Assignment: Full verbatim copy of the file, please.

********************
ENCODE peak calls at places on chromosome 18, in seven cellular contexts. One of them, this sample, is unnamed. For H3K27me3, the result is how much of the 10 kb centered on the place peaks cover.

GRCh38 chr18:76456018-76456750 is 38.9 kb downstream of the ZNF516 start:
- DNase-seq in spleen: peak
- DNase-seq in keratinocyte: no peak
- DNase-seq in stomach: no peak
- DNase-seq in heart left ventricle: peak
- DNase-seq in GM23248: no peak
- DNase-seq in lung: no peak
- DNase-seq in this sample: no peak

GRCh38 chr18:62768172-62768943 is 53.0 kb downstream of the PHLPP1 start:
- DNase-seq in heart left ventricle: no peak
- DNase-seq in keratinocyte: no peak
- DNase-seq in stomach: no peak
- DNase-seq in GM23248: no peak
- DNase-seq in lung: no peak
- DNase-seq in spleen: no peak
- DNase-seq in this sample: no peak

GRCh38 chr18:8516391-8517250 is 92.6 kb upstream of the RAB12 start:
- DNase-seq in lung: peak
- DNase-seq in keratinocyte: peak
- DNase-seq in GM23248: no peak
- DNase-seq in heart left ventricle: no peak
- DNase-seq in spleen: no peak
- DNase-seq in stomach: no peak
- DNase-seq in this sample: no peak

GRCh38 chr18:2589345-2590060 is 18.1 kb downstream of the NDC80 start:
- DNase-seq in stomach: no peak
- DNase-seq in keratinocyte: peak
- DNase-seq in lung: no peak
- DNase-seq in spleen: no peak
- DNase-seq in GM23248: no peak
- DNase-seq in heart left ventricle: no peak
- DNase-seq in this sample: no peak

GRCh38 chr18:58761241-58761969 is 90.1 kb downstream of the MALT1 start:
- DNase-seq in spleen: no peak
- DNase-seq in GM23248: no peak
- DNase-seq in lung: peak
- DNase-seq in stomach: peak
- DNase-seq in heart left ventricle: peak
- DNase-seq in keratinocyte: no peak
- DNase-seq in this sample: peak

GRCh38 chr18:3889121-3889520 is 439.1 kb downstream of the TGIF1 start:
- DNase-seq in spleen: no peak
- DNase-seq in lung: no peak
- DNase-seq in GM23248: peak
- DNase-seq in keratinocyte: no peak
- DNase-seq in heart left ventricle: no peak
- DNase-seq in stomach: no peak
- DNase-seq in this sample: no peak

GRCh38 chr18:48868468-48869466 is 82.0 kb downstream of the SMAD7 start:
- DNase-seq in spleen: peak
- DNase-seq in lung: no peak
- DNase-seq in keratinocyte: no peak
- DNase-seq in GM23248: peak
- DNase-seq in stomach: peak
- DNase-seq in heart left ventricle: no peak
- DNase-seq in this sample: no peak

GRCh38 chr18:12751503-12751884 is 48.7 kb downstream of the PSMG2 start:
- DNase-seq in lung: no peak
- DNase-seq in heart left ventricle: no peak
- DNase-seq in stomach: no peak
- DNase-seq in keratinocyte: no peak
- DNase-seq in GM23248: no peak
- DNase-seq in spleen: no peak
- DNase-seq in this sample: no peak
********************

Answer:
ENCODE peak calls at places on chromosome 18, in seven cellular contexts. One of them, this sample, is unnamed. For H3K27me3, the result is how much of the 10 kb centered on the place peaks cover.

GRCh38 chr18:76456018-76456750 is 38.9 kb downstream of the ZNF516 start:
- DNase-seq in spleen: peak
- DNase-seq in keratinocyte: no peak
- DNase-seq in stomach: no peak
- DNase-seq in heart left ventricle: peak
- DNase-seq in GM23248: no peak
- DNase-seq in lung: no peak
- DNase-seq in this sample: no peak

GRCh38 chr18:62768172-62768943 is 53.0 kb downstream of the PHLPP1 start:
- DNase-seq in heart left ventricle: no peak
- DNase-seq in keratinocyte: no peak
- DNase-seq in stomach: no peak
- DNase-seq in GM23248: no peak
- DNase-seq in lung: no peak
- DNase-seq in spleen: no peak
- DNase-seq in this sample: no peak

GRCh38 chr18:8516391-8517250 is 92.6 kb upstream of the RAB12 start:
- DNase-seq in lung: peak
- DNase-seq in keratinocyte: peak
- DNase-seq in GM23248: no peak
- DNase-seq in heart left ventricle: no peak
- DNase-seq in spleen: no peak
- DNase-seq in stomach: no peak
- DNase-seq in this sample: no peak

GRCh38 chr18:2589345-2590060 is 18.1 kb downstream of the NDC80 start:
- DNase-seq in stomach: no peak
- DNase-seq in keratinocyte: peak
- DNase-seq in lung: no peak
- DNase-seq in spleen: no peak
- DNase-seq in GM23248: no peak
- DNase-seq in heart left ventricle: no peak
- DNase-seq in this sample: no peak

GRCh38 chr18:58761241-58761969 is 90.1 kb downstream of the MALT1 start:
- DNase-seq in spleen: no peak
- DNase-seq in GM23248: no peak
- DNase-seq in lung: peak
- DNase-seq in stomach: peak
- DNase-seq in heart left ventricle: peak
- DNase-seq in keratinocyte: no peak
- DNase-seq in this sample: peak

GRCh38 chr18:3889121-3889520 is 439.1 kb downstream of the TGIF1 start:
- DNase-seq in spleen: no peak
- DNase-seq in lung: no peak
- DNase-seq in GM23248: peak
- DNase-seq in keratinocyte: no peak
- DNase-seq in heart left ventricle: no peak
- DNase-seq in stomach: no peak
- DNase-seq in this sample: no peak

GRCh38 chr18:48868468-48869466 is 82.0 kb downstream of the SMAD7 start:
- DNase-seq in spleen: peak
- DNase-seq in lung: no peak
- DNase-seq in keratinocyte: no peak
- DNase-seq in GM23248: peak
- DNase-seq in stomach: peak
- DNase-seq in heart left ventricle: no peak
- DNase-seq in this sample: no peak

GRCh38 chr18:12751503-12751884 is 48.7 kb downstream of the PSMG2 start:
- DNase-seq in lung: no peak
- DNase-seq in heart left ventricle: no peak
- DNase-seq in stomach: no peak
- DNase-seq in keratinocyte: no peak
- DNase-seq in GM23248: no peak
- DNase-seq in spleen: no peak
- DNase-seq in this sample: no peak